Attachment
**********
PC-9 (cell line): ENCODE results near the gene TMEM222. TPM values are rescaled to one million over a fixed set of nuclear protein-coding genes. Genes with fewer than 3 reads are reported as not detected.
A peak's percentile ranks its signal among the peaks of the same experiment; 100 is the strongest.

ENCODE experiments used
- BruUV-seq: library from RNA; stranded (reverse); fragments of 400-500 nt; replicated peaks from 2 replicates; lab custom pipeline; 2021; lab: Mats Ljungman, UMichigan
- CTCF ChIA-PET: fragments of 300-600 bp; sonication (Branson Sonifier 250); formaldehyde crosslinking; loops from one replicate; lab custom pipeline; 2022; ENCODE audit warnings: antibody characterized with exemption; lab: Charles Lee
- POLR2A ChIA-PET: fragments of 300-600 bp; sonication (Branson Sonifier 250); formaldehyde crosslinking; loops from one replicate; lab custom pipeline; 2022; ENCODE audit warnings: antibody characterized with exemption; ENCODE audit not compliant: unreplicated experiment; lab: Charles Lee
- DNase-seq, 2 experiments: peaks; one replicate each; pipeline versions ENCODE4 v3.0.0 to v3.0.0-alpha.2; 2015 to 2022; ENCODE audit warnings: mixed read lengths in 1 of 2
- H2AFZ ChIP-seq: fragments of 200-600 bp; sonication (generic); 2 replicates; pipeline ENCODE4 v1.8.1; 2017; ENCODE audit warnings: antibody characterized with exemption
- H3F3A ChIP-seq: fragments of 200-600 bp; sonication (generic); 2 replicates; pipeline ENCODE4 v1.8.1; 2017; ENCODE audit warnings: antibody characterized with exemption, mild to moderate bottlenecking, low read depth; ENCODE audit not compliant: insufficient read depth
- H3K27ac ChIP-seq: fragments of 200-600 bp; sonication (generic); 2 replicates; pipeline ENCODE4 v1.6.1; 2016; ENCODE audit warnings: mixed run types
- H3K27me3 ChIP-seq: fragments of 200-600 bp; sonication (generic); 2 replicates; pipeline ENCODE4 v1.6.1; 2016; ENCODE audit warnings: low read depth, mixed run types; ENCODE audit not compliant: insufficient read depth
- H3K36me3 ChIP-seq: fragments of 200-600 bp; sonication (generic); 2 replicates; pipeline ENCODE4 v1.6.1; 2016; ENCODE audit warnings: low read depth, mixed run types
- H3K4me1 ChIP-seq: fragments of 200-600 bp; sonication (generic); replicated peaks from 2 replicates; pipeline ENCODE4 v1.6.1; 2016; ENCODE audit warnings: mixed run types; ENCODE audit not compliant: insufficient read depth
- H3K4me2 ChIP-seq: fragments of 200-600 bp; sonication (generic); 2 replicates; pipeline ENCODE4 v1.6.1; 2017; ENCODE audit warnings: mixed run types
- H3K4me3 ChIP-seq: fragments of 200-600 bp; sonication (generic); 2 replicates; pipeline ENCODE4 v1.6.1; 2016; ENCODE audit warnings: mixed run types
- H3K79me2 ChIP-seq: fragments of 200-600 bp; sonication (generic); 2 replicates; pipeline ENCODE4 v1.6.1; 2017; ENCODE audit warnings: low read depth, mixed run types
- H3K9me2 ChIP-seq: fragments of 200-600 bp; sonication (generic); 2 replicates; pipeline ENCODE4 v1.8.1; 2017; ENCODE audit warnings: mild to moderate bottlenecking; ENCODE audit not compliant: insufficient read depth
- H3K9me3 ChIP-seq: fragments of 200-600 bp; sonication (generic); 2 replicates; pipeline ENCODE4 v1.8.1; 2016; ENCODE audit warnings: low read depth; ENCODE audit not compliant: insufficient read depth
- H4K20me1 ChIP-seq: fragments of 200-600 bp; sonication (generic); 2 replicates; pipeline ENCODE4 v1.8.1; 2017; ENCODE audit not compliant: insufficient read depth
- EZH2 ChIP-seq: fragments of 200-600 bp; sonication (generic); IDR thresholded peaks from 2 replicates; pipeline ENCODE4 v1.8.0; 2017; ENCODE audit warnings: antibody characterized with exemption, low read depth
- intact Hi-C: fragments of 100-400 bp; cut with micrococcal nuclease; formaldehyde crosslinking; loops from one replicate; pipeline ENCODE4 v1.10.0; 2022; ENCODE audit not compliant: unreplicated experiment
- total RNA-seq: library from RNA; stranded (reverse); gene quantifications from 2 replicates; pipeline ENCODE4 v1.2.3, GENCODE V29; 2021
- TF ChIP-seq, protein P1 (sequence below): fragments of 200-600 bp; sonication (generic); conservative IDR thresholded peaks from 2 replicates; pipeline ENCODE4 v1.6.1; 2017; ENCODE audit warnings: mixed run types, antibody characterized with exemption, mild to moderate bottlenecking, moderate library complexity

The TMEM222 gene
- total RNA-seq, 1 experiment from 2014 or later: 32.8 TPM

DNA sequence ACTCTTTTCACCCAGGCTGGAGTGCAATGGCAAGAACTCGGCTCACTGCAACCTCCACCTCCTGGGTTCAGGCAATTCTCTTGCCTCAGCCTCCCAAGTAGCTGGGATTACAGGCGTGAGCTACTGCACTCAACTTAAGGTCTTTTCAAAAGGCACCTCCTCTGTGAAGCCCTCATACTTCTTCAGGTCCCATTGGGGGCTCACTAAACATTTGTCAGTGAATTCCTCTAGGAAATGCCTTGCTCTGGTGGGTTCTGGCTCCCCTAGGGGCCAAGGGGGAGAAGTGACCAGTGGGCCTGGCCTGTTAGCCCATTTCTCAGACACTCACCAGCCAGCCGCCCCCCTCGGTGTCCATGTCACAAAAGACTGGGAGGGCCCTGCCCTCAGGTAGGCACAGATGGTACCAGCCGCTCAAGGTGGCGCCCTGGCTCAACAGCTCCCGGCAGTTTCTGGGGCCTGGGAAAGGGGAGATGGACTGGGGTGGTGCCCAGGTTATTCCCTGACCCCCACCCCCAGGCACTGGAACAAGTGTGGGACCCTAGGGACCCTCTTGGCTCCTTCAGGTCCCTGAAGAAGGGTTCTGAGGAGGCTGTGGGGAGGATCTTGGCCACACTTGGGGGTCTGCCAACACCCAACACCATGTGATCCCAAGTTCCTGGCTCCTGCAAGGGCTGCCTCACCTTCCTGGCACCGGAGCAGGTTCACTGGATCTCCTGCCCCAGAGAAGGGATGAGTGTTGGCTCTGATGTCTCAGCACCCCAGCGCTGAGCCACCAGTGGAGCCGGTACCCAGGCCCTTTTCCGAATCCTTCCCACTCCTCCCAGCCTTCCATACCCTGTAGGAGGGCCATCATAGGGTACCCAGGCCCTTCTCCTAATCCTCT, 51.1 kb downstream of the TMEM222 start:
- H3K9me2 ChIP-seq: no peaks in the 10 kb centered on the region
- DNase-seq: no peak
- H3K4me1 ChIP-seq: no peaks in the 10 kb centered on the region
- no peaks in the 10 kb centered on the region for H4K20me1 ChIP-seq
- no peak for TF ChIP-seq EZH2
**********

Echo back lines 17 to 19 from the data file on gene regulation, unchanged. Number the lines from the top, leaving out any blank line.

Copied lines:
- H3K9me2 ChIP-seq: fragments of 200-600 bp; sonication (generic); 2 replicates; pipeline ENCODE4 v1.8.1; 2017; ENCODE audit warnings: mild to moderate bottlenecking; ENCODE audit not compliant: insufficient read depth
- H3K9me3 ChIP-seq: fragments of 200-600 bp; sonication (generic); 2 replicates; pipeline ENCODE4 v1.8.1; 2016; ENCODE audit warnings: low read depth; ENCODE audit not compliant: insufficient read depth
- H4K20me1 ChIP-seq: fragments of 200-600 bp; sonication (generic); 2 replicates; pipeline ENCODE4 v1.8.1; 2017; ENCODE audit not compliant: insufficient read depth